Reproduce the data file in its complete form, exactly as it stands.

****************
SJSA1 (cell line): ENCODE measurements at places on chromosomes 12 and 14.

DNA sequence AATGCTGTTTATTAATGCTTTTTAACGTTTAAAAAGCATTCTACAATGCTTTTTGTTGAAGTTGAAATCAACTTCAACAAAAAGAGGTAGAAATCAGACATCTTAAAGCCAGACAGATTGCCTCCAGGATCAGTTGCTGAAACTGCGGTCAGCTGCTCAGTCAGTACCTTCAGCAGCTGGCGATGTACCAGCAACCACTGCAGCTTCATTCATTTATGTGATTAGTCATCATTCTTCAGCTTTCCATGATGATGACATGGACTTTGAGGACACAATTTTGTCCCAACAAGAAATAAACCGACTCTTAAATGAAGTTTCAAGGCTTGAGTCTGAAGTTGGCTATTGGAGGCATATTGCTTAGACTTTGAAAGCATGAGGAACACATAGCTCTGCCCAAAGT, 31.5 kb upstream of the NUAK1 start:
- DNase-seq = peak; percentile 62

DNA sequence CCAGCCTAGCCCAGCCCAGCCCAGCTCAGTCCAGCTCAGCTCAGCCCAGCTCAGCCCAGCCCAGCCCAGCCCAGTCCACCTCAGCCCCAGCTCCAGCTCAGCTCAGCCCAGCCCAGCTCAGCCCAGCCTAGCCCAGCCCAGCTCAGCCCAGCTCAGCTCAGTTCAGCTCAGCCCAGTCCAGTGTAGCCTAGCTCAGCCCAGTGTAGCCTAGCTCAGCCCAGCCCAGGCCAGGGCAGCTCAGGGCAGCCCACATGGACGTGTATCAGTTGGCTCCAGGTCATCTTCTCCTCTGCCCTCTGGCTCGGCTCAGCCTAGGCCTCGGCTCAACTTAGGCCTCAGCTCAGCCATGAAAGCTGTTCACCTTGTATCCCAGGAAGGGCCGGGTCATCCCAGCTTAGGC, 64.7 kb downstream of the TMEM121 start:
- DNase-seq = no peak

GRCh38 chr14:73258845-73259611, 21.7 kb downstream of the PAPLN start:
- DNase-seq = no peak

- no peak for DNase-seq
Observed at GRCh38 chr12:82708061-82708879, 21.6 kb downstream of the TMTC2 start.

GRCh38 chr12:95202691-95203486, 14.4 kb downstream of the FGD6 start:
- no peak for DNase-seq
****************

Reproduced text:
SJSA1 (cell line): ENCODE measurements at places on chromosomes 12 and 14.

DNA sequence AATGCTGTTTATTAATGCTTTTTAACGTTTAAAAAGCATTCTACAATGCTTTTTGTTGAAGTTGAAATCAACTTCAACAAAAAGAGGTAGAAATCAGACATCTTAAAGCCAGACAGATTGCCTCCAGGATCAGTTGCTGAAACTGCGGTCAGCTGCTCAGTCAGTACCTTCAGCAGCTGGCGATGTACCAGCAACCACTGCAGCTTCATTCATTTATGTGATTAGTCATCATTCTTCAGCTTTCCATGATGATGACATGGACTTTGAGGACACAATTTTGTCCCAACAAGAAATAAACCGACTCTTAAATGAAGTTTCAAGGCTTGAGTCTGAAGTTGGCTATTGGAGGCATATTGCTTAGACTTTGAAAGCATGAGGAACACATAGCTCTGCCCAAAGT, 31.5 kb upstream of the NUAK1 start:
- DNase-seq = peak; percentile 62

DNA sequence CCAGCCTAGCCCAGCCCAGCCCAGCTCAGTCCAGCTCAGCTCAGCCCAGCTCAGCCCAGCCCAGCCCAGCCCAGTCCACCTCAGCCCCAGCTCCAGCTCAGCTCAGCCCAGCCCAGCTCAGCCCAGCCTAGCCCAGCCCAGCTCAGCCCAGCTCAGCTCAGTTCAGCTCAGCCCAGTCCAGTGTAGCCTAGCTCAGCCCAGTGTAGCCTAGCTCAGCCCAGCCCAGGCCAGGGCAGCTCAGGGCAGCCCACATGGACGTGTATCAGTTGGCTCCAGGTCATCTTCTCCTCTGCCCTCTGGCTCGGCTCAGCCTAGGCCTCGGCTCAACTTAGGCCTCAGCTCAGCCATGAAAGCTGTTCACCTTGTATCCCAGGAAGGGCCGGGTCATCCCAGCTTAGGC, 64.7 kb downstream of the TMEM121 start:
- DNase-seq = no peak

GRCh38 chr14:73258845-73259611, 21.7 kb downstream of the PAPLN start:
- DNase-seq = no peak

- no peak for DNase-seq
Observed at GRCh38 chr12:82708061-82708879, 21.6 kb downstream of the TMTC2 start.

GRCh38 chr12:95202691-95203486, 14.4 kb downstream of the FGD6 start:
- no peak for DNase-seq